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Research Report

Understanding African armies

David Chuter
Florence Gaub
Taynja Abdel Baghy
Aline Leboeuf
José Luengo-Cabrera
Jérôme Spinoza
Copyright Date: Apr. 1, 2016
Pages: 75
OPEN ACCESS
https://www.jstor.org/stable/resrep07095
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Table of Contents

  1. (pp. 3-4)
    David Chuter and Florence Gaub
  2. (pp. 5-8)
    Antonio Missiroli

    Over the past few years, a significant and growing share of CSDP missions and operations has been devoted to training and capacity-building in fragile countries and regions in Africa, from the Horn to the Great Lakes, from the Sahel to the Gulf of Guinea. While this shift in focus and emphasis reflects the challenges that the EU and the wider international community are increasingly confronted with in Africa, it is a fact that the efforts put into such activities have produced very modest results so far.

    It is therefore legitimate to wonder what is going wrong, and why. Is it...

  3. (pp. 9-14)

    Africa is more than just the world’s second largest continent; the shared history of its billion plus citizens, living in any of its 54 states and 10 non-sovereign entities have turned it – like Europe – into a political construct, too. Over the last century alone, Africa has seen both political turmoil and unprecedented economic and human development, which have affected not only its citizens but also its neighbours and indeed the globe. Today, 23 international and regional peace missions are deployed on and offshore the continent, highlighting the enmeshment of African security with global security.

    African armed forces are...

  4. (pp. 15-24)

    As with other military organisations, African armed forces are defined first and foremost by their tasks and by the means of which they dispose to accomplish them. As we have seen, theoretically, their missions do not differ much from those of armed forces elsewhere: ensuring state security, and protecting population and territories from external threats. And, as with any effective military force, they would be expected to have a coercive capacity, a defined structure, discipline, order and efficiency to achieve these goals.

    African armies differ greatly in terms of size and budget, ranging from a very small defence budget of...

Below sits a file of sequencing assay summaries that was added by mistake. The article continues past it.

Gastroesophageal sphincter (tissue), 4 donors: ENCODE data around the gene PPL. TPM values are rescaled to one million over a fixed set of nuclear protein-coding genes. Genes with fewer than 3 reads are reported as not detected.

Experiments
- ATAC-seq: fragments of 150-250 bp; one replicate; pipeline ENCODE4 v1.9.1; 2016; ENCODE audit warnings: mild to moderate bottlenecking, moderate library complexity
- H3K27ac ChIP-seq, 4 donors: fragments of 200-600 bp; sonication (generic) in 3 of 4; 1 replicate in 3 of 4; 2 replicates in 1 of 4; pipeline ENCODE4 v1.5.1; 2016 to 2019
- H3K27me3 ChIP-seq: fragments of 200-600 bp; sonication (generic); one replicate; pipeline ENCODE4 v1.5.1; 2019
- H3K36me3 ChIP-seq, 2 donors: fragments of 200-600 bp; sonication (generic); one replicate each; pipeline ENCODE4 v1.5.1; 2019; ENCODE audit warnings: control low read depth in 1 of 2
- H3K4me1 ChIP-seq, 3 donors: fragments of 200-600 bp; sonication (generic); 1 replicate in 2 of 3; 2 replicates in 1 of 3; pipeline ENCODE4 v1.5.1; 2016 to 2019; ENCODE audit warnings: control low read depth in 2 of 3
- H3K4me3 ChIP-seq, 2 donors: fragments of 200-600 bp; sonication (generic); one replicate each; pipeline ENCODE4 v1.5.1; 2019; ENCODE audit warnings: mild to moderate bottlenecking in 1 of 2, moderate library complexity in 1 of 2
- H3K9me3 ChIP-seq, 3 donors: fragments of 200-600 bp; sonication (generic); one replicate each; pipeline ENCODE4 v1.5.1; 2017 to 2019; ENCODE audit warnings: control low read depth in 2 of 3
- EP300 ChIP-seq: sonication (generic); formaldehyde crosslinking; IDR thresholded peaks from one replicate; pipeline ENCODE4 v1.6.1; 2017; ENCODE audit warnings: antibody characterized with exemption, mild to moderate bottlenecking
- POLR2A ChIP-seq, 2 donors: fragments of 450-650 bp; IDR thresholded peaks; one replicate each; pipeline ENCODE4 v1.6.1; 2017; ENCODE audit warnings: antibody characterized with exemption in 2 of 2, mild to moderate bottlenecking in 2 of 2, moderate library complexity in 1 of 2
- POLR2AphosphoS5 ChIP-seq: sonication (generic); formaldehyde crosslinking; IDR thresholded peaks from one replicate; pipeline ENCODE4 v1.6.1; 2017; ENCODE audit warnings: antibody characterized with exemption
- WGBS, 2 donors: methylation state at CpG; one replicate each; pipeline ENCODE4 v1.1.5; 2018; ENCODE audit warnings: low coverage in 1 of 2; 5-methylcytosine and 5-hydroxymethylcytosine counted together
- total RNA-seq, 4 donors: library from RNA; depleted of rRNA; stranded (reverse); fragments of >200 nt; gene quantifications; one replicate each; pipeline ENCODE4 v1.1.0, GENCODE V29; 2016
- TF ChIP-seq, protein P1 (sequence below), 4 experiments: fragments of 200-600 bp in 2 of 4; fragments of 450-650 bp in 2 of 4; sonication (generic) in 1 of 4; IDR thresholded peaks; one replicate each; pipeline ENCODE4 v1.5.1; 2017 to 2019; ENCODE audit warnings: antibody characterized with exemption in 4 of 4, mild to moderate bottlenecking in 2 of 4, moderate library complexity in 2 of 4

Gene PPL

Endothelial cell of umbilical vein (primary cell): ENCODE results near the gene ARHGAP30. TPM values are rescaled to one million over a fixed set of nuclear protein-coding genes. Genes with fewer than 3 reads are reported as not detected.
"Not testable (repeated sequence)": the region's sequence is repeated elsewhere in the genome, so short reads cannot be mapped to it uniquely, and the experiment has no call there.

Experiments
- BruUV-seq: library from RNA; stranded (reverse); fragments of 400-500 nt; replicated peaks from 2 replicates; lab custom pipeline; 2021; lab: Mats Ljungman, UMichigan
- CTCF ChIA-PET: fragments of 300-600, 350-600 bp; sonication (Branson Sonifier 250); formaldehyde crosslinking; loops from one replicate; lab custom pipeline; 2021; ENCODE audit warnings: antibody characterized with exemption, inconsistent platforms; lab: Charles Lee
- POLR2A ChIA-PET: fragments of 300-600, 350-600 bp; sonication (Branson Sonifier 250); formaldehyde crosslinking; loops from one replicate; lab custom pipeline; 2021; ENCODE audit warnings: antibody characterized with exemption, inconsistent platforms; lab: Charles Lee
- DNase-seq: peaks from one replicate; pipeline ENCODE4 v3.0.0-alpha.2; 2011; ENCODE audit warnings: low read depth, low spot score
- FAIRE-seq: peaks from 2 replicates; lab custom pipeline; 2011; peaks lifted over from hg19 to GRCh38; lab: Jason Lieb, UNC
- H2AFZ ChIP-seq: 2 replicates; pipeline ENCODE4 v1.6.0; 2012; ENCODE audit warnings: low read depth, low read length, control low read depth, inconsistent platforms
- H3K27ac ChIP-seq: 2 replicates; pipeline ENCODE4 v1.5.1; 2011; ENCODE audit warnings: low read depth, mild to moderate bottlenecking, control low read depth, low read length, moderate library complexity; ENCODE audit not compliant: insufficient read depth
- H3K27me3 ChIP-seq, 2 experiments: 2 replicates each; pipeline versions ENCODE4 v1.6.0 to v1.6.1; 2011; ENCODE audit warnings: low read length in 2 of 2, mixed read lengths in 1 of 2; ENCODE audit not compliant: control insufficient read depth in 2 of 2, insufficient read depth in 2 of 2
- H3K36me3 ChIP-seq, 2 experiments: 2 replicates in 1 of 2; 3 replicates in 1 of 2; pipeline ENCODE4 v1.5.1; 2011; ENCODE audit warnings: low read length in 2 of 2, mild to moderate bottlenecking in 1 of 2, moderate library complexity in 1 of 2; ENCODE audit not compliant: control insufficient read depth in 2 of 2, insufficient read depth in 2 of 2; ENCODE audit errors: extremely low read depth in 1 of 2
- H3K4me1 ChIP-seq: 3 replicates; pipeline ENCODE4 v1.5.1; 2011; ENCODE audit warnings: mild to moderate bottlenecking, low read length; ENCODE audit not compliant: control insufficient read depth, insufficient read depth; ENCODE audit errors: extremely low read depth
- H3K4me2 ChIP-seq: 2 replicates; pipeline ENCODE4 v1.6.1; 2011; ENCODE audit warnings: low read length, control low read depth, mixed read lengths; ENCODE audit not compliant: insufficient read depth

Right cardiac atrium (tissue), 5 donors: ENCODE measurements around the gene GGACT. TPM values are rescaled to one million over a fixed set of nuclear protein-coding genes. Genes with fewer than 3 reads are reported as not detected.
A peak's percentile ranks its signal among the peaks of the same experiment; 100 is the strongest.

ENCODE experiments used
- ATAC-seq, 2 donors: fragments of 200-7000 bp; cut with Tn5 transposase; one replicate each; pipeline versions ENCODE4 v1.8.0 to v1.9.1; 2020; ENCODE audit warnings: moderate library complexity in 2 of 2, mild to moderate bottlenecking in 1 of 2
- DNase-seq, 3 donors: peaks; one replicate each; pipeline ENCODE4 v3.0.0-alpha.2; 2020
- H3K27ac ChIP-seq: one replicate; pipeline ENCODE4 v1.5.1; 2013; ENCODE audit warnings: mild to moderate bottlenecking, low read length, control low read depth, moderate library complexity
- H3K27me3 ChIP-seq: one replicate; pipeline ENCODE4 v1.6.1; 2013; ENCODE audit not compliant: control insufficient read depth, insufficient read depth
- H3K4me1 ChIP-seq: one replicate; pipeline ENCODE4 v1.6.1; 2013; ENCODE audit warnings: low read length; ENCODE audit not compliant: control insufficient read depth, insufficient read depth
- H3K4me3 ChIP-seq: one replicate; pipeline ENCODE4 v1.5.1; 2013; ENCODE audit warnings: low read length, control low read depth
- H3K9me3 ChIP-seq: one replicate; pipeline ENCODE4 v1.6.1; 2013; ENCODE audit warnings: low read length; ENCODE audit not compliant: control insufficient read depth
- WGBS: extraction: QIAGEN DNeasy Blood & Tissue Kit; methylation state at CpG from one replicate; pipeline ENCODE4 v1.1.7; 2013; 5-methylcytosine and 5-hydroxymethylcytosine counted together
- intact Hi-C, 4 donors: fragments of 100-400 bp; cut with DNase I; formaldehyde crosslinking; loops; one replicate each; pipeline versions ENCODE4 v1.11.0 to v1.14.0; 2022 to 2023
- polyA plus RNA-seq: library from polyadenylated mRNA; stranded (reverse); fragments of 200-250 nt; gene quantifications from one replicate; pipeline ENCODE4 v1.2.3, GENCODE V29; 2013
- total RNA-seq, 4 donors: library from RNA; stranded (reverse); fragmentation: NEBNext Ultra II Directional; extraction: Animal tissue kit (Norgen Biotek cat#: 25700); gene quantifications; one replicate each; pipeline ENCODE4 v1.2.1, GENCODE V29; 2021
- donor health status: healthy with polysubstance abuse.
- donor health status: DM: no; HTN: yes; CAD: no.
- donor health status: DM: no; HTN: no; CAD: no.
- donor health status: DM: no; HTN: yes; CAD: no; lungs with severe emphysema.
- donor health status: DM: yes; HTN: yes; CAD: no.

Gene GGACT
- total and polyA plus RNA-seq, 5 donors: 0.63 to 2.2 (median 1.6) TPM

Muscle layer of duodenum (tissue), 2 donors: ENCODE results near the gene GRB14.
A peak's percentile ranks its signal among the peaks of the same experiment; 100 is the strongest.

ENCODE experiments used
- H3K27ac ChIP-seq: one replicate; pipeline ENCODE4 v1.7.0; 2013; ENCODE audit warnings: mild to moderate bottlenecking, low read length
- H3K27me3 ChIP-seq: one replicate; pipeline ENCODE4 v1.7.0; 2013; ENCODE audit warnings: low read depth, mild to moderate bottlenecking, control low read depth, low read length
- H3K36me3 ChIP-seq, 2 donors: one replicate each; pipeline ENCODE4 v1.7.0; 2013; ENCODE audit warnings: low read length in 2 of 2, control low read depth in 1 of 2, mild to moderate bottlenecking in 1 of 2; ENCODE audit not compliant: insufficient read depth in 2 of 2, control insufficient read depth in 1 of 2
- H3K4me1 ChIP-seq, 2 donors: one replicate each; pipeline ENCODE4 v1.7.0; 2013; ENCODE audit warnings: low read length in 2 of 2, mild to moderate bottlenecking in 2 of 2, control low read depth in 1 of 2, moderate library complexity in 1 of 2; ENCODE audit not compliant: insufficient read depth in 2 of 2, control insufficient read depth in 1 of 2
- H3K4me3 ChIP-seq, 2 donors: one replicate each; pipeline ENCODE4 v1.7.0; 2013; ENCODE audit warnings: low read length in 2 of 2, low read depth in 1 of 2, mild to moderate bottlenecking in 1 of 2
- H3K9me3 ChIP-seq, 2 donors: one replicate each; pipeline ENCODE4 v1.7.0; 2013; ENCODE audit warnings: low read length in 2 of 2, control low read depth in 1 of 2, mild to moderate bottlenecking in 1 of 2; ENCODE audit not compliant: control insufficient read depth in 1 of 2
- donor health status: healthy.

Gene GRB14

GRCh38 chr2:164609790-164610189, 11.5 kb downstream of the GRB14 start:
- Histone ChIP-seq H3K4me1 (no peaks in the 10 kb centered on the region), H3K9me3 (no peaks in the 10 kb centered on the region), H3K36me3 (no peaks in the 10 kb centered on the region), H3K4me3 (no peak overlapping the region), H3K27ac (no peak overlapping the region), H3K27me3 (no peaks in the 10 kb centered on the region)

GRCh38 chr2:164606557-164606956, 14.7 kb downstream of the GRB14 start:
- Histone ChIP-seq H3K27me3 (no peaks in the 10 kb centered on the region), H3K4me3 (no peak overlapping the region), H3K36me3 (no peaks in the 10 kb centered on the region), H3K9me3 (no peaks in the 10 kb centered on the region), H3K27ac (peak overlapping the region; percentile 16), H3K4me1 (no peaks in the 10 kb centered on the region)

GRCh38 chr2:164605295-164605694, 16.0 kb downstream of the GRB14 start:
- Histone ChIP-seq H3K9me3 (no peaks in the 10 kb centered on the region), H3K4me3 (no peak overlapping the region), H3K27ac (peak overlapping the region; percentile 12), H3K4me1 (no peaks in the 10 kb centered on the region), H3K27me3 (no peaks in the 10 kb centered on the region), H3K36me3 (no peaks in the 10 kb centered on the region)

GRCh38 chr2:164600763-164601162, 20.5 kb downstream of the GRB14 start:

5. (pp. 25-36)

    Although created primarily for war, African armed forces have been repeatedly involved in politics too. This has taken different forms, ranging from the staging of military coups to ‘self-demobilisation’, from active to passive support for a political party, to the absorption of former civil war parties into their ranks. Just as African societies have undergone different types of political conflict, African military forces have too. In highly politicised environments, neutrality was and is hard to maintain for an institution nominally bound to the state only.

    With an often superior (if not always unrivalled) capacity to exercise force, the military can...

  6. (pp. 37-40)

    Both external donors and African states want Africa’s militaries to continue to develop, yet the resources to make this possible are often not currently available, and may not be available in the future. Some states such as Algeria and Angola have been able to use their natural resources to create militaries which are at least notionally effective, but it is clear that revenues which may fluctuate significantly from year to year are not a reliable basis for long-term planning.

    It is therefore likely that African militaries will continue to vary considerably in terms of their competence and professional skills. For...

  7. (pp. 41-44)

    So the risk is that African countries enter the third decade of the century with forces that are ill-adapted to meet their security challenges, while various donors (and African leaders themselves) may continue to regard the formation of European-style units, and an EU-style peace and security architecture, as priorities. It is already clear that for many African countries, the essential components of their military capability will be tied up in the ASF, leaving little scope for efforts to be deployed elsewhere.

    Insofar as there is a way of preventing this, it probably lies less in the provision of more money...